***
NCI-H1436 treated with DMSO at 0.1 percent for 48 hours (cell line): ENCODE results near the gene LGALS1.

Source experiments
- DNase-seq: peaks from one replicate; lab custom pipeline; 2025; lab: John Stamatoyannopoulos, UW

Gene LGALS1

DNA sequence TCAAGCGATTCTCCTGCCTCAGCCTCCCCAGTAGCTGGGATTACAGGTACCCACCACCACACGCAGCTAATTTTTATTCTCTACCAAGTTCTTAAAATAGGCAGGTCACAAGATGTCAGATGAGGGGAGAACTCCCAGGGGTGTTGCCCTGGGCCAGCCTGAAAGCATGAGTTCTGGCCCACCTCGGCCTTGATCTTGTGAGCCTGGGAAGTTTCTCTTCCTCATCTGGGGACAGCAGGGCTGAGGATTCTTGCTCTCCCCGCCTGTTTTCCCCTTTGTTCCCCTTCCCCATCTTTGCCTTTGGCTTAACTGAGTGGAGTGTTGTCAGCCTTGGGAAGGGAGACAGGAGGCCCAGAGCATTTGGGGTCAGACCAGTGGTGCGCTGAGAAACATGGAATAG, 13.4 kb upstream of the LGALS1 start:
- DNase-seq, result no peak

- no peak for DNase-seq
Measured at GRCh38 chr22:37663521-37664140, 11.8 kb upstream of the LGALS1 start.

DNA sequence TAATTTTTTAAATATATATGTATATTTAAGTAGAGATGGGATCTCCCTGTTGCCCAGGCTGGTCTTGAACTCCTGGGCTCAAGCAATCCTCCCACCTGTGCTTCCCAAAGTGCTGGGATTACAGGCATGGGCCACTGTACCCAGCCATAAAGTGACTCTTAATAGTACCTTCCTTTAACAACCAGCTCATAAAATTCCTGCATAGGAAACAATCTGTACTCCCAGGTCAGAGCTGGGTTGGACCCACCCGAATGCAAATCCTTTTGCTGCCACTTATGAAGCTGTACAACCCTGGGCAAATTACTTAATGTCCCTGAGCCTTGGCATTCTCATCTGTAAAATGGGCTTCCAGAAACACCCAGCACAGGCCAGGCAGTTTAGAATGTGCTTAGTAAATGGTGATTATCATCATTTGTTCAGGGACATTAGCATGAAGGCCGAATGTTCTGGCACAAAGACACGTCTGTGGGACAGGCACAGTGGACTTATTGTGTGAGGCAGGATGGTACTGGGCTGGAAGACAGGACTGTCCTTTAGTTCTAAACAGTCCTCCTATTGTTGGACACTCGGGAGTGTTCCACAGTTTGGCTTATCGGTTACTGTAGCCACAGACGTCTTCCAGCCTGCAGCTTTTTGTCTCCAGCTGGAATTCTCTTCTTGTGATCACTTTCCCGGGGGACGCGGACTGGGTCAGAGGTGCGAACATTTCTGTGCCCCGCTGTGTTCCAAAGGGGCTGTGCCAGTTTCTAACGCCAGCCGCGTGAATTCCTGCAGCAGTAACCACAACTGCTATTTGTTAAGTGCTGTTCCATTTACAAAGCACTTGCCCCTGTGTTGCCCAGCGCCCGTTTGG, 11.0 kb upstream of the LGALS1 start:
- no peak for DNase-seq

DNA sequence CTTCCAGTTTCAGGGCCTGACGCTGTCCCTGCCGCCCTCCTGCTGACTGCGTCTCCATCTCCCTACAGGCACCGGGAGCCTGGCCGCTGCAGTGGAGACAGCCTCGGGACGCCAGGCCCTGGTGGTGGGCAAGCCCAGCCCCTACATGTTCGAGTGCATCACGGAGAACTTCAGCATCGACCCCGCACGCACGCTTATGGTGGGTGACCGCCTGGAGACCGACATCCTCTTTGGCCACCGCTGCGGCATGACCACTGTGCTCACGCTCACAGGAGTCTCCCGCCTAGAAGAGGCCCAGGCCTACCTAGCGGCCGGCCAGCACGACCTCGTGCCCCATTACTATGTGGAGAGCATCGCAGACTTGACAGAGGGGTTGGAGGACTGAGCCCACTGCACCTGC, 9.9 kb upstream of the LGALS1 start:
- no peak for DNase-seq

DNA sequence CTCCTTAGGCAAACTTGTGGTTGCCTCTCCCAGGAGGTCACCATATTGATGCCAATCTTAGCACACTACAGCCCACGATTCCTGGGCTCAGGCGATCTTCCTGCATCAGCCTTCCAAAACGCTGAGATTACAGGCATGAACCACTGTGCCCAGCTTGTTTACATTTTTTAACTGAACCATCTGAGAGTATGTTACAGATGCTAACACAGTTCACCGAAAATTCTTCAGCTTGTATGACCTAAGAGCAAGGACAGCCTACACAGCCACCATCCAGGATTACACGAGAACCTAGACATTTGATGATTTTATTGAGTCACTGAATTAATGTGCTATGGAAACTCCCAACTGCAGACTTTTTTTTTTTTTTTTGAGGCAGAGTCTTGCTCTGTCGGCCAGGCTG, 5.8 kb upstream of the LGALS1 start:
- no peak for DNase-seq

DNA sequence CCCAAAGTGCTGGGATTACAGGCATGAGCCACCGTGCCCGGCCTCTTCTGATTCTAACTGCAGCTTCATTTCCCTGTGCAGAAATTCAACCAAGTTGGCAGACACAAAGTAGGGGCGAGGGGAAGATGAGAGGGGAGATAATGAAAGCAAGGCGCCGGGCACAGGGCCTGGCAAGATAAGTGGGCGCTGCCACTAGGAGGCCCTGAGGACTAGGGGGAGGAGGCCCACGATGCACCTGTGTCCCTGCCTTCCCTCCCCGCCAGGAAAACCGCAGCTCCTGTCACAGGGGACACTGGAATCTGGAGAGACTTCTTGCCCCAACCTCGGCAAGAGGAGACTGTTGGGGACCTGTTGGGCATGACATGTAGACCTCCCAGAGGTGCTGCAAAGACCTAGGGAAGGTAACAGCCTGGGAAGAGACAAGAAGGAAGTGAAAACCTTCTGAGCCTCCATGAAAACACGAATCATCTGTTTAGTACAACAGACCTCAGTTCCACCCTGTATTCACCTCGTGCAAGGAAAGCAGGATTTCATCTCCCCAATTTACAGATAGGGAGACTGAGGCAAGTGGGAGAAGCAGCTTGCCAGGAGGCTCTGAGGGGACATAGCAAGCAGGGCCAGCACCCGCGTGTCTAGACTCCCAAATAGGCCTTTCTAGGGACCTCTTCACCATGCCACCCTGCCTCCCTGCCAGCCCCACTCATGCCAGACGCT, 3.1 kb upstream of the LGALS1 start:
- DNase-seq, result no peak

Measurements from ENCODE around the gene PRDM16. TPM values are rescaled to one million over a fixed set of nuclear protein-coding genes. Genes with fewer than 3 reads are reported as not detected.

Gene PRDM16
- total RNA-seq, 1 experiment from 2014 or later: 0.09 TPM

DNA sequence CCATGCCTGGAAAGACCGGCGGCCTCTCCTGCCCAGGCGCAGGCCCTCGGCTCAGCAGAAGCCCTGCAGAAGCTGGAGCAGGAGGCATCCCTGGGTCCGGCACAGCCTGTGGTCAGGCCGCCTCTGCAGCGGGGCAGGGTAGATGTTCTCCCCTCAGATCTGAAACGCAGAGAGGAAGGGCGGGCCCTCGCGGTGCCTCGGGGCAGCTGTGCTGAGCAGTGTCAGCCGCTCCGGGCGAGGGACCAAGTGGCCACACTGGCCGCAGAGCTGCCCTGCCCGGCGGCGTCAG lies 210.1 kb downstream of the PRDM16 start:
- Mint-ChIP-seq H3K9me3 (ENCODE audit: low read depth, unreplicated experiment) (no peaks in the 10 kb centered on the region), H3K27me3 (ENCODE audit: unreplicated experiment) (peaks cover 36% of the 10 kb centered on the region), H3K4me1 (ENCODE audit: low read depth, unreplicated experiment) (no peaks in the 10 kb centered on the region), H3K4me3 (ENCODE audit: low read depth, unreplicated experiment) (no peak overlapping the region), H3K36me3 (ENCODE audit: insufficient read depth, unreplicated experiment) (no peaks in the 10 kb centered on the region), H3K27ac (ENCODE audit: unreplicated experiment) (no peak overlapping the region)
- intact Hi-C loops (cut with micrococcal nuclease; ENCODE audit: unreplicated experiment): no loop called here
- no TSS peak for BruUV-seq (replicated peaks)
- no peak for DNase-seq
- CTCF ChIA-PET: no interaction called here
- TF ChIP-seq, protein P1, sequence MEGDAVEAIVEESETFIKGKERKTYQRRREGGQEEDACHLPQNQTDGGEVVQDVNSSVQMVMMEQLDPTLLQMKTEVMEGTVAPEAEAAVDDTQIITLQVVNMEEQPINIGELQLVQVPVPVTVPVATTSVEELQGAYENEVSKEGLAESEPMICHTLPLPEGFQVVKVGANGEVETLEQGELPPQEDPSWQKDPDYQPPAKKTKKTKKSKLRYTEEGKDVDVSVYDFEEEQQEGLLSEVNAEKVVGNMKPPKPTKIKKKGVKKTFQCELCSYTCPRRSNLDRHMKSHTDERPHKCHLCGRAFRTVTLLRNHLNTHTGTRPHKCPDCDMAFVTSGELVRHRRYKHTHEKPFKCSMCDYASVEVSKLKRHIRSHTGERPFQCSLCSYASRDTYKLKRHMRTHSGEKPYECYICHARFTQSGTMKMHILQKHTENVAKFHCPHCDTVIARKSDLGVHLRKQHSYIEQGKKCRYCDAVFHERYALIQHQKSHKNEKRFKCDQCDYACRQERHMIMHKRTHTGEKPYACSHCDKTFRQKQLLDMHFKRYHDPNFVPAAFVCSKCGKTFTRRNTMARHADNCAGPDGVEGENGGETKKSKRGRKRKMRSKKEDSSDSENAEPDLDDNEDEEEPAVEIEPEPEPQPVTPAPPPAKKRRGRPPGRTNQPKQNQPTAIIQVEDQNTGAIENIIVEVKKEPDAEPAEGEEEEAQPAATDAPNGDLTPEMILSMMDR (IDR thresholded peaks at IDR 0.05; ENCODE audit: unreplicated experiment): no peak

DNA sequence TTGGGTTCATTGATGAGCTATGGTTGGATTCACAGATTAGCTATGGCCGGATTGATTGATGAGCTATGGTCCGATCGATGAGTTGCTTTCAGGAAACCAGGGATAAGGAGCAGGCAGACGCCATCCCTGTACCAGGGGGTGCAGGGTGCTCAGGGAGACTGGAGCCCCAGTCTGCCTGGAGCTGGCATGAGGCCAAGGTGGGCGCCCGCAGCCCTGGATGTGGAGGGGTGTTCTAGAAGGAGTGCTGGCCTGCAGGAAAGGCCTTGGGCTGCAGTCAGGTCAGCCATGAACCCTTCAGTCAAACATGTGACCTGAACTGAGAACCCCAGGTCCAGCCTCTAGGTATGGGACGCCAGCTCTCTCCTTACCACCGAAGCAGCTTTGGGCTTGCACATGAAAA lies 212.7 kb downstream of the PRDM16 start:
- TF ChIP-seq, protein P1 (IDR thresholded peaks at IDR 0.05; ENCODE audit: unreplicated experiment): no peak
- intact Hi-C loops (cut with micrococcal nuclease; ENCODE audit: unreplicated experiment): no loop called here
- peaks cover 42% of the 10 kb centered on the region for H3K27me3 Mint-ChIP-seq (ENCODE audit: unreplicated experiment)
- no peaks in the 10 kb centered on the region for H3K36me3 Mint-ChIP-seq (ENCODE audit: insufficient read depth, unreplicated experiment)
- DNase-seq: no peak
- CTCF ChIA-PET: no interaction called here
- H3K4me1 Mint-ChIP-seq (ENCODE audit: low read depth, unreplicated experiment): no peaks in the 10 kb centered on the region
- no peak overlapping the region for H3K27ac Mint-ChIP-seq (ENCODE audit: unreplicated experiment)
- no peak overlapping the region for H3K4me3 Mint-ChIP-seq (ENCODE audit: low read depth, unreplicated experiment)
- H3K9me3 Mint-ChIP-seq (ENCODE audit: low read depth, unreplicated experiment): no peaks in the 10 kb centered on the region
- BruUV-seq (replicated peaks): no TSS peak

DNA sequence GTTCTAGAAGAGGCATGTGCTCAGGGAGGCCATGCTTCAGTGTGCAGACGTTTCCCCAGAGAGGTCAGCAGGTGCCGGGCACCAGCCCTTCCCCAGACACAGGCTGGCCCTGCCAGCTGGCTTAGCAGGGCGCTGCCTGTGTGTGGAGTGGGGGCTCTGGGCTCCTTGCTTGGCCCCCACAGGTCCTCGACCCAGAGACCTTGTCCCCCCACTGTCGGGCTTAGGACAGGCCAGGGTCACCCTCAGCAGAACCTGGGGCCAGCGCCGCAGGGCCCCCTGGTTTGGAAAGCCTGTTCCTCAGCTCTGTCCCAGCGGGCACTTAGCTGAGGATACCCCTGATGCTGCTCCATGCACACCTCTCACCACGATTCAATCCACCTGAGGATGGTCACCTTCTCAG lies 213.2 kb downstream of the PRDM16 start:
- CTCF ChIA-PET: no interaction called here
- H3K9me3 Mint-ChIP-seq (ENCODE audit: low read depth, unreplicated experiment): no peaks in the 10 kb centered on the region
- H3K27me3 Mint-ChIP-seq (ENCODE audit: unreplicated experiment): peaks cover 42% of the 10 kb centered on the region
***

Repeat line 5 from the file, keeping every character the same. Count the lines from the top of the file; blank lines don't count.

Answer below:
DNA sequence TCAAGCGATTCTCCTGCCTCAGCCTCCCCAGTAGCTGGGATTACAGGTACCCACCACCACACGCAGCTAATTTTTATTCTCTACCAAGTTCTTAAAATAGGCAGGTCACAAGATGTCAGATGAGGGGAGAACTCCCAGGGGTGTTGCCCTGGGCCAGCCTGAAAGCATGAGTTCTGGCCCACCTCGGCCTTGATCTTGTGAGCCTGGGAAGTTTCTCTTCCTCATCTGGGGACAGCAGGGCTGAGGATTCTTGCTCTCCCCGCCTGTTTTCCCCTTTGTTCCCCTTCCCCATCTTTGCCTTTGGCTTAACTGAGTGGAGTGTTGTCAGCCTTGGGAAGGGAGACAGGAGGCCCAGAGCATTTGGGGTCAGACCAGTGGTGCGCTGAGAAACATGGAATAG, 13.4 kb upstream of the LGALS1 start: